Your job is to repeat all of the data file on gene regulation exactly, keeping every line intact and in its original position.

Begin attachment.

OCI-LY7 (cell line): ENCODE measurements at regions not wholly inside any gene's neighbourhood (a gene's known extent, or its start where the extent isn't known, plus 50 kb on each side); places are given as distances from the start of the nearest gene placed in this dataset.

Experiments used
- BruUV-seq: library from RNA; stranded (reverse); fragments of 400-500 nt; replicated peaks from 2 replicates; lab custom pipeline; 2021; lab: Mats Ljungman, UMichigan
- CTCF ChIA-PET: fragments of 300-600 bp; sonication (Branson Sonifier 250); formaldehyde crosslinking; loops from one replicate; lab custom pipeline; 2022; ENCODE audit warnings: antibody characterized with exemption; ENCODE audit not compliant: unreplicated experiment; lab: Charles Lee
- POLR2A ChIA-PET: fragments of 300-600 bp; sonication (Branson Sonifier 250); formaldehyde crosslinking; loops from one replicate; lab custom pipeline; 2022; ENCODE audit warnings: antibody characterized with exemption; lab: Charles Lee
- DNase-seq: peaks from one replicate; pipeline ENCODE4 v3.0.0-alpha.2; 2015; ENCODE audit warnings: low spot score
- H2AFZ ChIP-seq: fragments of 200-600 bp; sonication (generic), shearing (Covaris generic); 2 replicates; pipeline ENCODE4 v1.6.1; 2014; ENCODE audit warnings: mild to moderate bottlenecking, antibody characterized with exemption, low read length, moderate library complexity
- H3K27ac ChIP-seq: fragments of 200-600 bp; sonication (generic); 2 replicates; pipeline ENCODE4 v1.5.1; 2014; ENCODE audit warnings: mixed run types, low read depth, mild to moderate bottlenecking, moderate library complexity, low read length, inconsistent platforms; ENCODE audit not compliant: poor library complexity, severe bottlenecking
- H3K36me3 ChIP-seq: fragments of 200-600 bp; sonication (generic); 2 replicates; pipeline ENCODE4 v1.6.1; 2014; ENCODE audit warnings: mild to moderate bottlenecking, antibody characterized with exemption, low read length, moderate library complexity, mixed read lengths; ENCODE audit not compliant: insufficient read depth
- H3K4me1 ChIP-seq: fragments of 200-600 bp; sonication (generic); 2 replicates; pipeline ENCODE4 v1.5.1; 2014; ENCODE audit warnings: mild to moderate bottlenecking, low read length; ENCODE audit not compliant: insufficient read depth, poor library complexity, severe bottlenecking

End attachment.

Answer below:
OCI-LY7 (cell line): ENCODE measurements at regions not wholly inside any gene's neighbourhood (a gene's known extent, or its start where the extent isn't known, plus 50 kb on each side); places are given as distances from the start of the nearest gene placed in this dataset.

Experiments used
- BruUV-seq: library from RNA; stranded (reverse); fragments of 400-500 nt; replicated peaks from 2 replicates; lab custom pipeline; 2021; lab: Mats Ljungman, UMichigan
- CTCF ChIA-PET: fragments of 300-600 bp; sonication (Branson Sonifier 250); formaldehyde crosslinking; loops from one replicate; lab custom pipeline; 2022; ENCODE audit warnings: antibody characterized with exemption; ENCODE audit not compliant: unreplicated experiment; lab: Charles Lee
- POLR2A ChIA-PET: fragments of 300-600 bp; sonication (Branson Sonifier 250); formaldehyde crosslinking; loops from one replicate; lab custom pipeline; 2022; ENCODE audit warnings: antibody characterized with exemption; lab: Charles Lee
- DNase-seq: peaks from one replicate; pipeline ENCODE4 v3.0.0-alpha.2; 2015; ENCODE audit warnings: low spot score
- H2AFZ ChIP-seq: fragments of 200-600 bp; sonication (generic), shearing (Covaris generic); 2 replicates; pipeline ENCODE4 v1.6.1; 2014; ENCODE audit warnings: mild to moderate bottlenecking, antibody characterized with exemption, low read length, moderate library complexity
- H3K27ac ChIP-seq: fragments of 200-600 bp; sonication (generic); 2 replicates; pipeline ENCODE4 v1.5.1; 2014; ENCODE audit warnings: mixed run types, low read depth, mild to moderate bottlenecking, moderate library complexity, low read length, inconsistent platforms; ENCODE audit not compliant: poor library complexity, severe bottlenecking
- H3K36me3 ChIP-seq: fragments of 200-600 bp; sonication (generic); 2 replicates; pipeline ENCODE4 v1.6.1; 2014; ENCODE audit warnings: mild to moderate bottlenecking, antibody characterized with exemption, low read length, moderate library complexity, mixed read lengths; ENCODE audit not compliant: insufficient read depth
- H3K4me1 ChIP-seq: fragments of 200-600 bp; sonication (generic); 2 replicates; pipeline ENCODE4 v1.5.1; 2014; ENCODE audit warnings: mild to moderate bottlenecking, low read length; ENCODE audit not compliant: insufficient read depth, poor library complexity, severe bottlenecking